When the Prayer Walk came through here I was wearing a totally cool T shirt, and many people asked if they could buy one. Unfortunately I didn’t know where to get them at the time, but have since tracked down the supplier. The design is a black line drawing of Roberta Blackgoat with the following words. “BIG MOUNTAIN…… Roberta Blackgoat the Warrior….. They are taking away all I have, my life, my culture, my homeland…. All I have left are my dreams and footprints to show you that I was here. This they cannot take away from me and I will fight forever….. My children, pick up my feathers and follow in my footsteps….. this is our home and I will not go away…”. See Roberta’s statement Is Anyone Listening?. If you want to see the T shirts design, go to L.I.S.N. T-Shirt Design, The email address for the shirts is giannahorse75@hotmail.com. Be the envy of everyone in your neighborhood and order one today.

On February 17th the European Parliament passed a resolution condemning the forced relocation of the Dineh, and the continuing mining operation, and calling for both activities to cease. Of course, having more guns and bombs than anyone else means that the U.S. Govt. doesn’t really care what anyone else in the world thinks, but I think the american people should know that their Govt. is being watched, and their claim to be guardian of human rights in the world is a hypocritical stance.

The Big Mountain benefit in Prescott AZ is coming up on the 16th. Scheduled to appear are Burning Spear (who I am reliably informed are a political Hip-Hop band), Company of Prophets (a spoken word group), and Art and Revolution (a group using puppets and theatre) As well there will be other presentations, and a rug show. All proceeds will go to the purchase of supplies and food for the residents of Big Mountain. Doors open at 6, and tickets are $12 in advance and $15 on the night.

The Feb 17th-23rd issue of Boulder Weekly has an excellent article on Big Mountain, with some beautiful photos. The article is titled “The New Long Walk” and is by Ben Corbett. Boulder Weekly’s web address is www.boulderweekly.com, and their email is: editorial@boulderweekly.com. I’m sure they can make the article available.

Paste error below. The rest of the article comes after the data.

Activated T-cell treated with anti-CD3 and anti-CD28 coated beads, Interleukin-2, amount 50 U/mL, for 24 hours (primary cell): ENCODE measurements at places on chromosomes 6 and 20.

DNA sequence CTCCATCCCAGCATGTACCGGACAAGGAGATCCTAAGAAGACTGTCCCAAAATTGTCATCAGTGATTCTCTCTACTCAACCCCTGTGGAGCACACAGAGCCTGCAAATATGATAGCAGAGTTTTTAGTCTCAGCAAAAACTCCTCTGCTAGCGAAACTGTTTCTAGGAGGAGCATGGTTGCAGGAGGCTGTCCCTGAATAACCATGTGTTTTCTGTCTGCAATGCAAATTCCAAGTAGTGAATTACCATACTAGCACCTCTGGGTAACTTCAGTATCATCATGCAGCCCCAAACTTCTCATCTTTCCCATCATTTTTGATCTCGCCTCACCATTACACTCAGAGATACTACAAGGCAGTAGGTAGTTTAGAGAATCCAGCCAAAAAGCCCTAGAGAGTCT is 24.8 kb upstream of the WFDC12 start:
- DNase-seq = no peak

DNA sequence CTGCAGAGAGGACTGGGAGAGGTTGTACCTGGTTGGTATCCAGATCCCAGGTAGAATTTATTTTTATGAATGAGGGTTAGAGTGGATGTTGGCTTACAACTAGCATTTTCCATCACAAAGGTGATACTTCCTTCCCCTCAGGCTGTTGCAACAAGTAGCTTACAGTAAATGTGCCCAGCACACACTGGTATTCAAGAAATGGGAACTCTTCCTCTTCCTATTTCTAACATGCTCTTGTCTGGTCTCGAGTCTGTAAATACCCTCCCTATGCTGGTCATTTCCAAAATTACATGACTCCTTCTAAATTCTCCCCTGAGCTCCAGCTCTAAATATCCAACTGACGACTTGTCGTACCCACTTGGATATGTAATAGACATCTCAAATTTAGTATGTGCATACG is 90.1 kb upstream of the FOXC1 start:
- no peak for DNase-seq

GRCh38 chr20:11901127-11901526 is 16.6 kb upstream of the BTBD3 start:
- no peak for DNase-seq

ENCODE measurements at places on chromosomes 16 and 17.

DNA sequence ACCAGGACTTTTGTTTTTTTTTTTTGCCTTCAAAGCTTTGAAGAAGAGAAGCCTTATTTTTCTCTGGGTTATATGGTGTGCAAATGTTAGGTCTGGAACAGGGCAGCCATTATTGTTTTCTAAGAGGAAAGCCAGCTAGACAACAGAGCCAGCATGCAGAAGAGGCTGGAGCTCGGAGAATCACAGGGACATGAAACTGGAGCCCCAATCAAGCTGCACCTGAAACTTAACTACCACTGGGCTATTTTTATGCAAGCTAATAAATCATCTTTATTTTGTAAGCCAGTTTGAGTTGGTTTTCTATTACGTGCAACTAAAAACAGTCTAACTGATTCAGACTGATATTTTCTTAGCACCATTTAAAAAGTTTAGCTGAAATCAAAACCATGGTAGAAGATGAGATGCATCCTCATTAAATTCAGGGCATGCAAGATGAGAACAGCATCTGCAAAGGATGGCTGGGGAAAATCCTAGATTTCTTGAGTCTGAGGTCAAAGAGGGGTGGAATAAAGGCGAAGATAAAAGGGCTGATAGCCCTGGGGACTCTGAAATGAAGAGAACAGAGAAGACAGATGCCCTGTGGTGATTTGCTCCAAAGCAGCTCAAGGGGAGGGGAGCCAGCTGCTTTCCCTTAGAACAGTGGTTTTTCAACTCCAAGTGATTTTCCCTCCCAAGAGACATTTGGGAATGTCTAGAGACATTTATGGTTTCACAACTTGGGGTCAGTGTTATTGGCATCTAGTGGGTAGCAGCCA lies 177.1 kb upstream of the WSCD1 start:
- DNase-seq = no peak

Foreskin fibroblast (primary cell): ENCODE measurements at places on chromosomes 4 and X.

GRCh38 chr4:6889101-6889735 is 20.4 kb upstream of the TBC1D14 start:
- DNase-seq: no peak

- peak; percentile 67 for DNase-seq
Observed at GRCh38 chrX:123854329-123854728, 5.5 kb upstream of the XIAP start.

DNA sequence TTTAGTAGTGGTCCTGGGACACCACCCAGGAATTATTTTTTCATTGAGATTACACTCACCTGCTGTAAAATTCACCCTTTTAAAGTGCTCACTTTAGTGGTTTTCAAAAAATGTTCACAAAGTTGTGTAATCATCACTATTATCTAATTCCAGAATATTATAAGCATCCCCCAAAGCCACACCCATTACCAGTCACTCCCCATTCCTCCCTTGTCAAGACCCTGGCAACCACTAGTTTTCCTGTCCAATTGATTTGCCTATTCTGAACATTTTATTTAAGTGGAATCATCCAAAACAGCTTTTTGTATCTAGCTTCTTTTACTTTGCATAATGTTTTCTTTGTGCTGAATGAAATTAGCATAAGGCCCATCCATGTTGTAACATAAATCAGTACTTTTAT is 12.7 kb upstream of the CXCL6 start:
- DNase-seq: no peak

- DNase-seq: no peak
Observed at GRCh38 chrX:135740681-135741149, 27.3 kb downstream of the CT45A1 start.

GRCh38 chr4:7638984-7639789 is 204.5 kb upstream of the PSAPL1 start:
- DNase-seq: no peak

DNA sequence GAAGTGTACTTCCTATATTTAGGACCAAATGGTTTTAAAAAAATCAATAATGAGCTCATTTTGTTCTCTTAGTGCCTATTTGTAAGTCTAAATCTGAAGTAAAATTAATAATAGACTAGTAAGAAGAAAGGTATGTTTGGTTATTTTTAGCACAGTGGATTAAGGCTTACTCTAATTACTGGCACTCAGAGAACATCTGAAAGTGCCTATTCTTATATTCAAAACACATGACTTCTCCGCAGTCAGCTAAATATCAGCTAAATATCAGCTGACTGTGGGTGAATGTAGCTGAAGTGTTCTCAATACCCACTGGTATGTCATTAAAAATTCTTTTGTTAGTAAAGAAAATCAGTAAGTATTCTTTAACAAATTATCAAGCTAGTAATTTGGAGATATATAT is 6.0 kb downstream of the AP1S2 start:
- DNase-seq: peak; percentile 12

Last month , I made the observation that many of the people who come here to help and witness are creative people of various kinds. As I look around the hogan, there are paintings, drawings, poems, photos, leather work, jewelry, ceramic objects,… all kinds of beautiful things that have been made by these visitors while they were here, and I realize one characteristic of creative people is that wherever they go, they leave something behind. The converse is also true, when they leave they take something of Big Mountain with them. An exchange takes place. This is a subject that has come to fascinate me. I think what has been happening at Big Mountain for the past 25 years or so is a unique cross-cultural laboratory. On the one hand you have the largest community of traditional indigenous people left in the US. Most of the elders do not speak english, and continue to live in the ways of their ancestors. On the other hand, over the years there have been many thousands of visitors from other cultures who have spent time here. Many of these people have been powerfully affected and changed by what they have experienced here, and this is what fascinates me. I believe that in the stories these visitors have to tell is information that is vital to be heard. I believe true cross-cultural exchange has taken place, and if the cultural diversity of the planet is to be saved, then these stories are relevant.